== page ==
Review details

  • Link to document: Using Processes
  • Reviewer's name: Andrew Bennetts
  • Review date: 17 January 2006

Document expectations

Intended user

Before someone begins using this document, I'd really really like it if they knew:

  • What processes, argv, process exit codes, environment variables, stdin, stderr and stdout are (i.e. the basics of what processes in a modern OS are).
  • It would be nice if they knew how to spawn processes in Python, and read their output, e.g. with the subprocess module, although strictly speaking this isn't really relevant to doing this in Twisted.
  • Of the security risks in using untrusted data from the network to spawn processes, or as input for a process.
  • The typical pitfalls in communicating with subprocesses over pipes: e.g. deadlocks due to buffering. (although Twisted's async API ameliorates this a little), Python's -u switch, and so on.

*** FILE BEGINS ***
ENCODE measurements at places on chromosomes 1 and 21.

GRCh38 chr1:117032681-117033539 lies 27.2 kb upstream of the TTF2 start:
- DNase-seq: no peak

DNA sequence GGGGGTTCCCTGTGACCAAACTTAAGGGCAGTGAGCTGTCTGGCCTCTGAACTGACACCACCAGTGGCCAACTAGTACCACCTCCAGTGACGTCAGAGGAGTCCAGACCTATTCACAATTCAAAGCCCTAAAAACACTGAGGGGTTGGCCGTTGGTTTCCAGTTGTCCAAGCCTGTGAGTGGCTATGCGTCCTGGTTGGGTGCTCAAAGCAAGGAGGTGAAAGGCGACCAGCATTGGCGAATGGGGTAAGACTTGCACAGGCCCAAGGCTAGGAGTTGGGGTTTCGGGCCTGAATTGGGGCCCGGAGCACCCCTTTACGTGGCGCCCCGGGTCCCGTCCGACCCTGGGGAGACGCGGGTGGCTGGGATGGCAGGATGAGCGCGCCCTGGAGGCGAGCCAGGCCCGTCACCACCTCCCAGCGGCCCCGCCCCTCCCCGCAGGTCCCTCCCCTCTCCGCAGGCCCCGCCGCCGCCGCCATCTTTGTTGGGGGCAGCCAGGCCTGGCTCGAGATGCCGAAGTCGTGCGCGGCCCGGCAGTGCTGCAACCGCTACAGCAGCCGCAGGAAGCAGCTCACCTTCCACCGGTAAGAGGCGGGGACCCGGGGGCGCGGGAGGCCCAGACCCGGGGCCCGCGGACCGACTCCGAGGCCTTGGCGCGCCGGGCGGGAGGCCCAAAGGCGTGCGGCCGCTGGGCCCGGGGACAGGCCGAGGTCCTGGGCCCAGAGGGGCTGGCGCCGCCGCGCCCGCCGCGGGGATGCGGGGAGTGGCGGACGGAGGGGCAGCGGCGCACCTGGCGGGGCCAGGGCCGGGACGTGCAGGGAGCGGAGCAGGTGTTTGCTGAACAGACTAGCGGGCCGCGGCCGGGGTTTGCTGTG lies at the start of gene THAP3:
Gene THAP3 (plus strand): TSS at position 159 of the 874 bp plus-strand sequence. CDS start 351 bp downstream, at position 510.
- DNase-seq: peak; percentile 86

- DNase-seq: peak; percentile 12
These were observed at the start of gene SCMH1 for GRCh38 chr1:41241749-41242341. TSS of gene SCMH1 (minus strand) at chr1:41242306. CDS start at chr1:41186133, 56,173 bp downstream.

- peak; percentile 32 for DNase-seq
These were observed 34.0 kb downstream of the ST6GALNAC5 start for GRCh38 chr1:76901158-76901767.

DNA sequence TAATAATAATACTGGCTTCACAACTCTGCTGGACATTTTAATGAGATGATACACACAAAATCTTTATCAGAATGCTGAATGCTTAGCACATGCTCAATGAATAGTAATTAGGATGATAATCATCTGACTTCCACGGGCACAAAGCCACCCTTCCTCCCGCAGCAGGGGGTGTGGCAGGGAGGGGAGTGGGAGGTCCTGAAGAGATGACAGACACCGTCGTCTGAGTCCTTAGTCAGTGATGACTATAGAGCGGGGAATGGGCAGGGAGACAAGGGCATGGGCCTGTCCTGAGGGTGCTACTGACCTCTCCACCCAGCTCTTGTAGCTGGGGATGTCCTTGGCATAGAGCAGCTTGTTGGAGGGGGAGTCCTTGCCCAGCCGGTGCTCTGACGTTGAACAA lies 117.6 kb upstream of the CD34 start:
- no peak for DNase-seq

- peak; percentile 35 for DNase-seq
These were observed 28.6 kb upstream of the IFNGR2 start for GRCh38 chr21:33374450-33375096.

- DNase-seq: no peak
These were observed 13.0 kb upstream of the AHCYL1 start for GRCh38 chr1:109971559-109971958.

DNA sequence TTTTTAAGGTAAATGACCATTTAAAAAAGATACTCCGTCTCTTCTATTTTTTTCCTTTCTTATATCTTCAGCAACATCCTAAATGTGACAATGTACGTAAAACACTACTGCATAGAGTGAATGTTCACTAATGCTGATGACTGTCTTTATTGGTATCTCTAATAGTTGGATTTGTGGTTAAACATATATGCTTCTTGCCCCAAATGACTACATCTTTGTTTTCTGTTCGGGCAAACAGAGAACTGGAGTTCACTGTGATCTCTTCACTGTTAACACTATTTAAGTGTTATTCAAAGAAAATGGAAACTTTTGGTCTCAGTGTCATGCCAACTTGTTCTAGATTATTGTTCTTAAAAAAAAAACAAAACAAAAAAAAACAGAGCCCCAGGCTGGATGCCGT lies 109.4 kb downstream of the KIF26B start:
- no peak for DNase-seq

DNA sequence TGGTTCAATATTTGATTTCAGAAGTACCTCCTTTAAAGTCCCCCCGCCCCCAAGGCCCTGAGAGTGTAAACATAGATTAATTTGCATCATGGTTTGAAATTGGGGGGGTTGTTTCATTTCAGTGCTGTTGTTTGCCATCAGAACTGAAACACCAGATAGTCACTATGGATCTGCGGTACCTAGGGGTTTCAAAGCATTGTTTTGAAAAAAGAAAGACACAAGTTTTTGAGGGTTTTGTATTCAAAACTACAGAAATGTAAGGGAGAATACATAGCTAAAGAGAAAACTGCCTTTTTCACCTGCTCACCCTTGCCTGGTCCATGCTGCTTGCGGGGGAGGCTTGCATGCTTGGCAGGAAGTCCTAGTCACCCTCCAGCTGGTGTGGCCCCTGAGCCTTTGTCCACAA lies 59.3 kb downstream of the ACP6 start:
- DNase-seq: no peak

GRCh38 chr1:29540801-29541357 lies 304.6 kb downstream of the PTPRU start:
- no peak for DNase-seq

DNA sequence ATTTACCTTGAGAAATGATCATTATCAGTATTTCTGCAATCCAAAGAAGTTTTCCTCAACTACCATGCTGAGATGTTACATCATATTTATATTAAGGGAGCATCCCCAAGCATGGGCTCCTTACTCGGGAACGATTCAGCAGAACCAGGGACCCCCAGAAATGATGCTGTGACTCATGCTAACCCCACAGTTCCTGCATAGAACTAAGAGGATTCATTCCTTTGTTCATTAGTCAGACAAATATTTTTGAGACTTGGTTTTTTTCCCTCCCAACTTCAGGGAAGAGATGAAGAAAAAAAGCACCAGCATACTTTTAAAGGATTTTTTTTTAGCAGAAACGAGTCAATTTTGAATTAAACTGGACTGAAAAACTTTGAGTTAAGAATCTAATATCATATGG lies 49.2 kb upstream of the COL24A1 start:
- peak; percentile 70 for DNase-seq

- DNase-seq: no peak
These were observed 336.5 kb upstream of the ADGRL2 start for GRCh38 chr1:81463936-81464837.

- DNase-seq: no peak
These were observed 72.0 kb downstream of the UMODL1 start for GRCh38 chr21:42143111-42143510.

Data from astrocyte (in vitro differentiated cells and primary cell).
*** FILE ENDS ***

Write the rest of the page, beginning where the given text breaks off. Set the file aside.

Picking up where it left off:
• reactor basics.
  • deferred basics (how to be a client of APIs that return them, perhaps not necessarily how to create them).


Once someone has read this document they should understand:

  • how to spawn processes in Twisted:
    • that the fundamental API to use is reactor.spawnProcess (which is defined in IReactorProcess), and how to use it.
      • that this involves writing a ProcessProtocol, quite similar to writing a Protocol for a TCP socket, and how to do so.
    • that the standard library functions for process spawning are not (unfortunately) safe to use in Twisted, due to signal handling woes on POSIX platforms -- os.popen is a strict no-no.
    • that there are helper functions in twisted.internet.util such as getProcessOutput that take care of the common cases for you.
    • how to use IProcess objects, e.g. foo.signalProcess('KILL').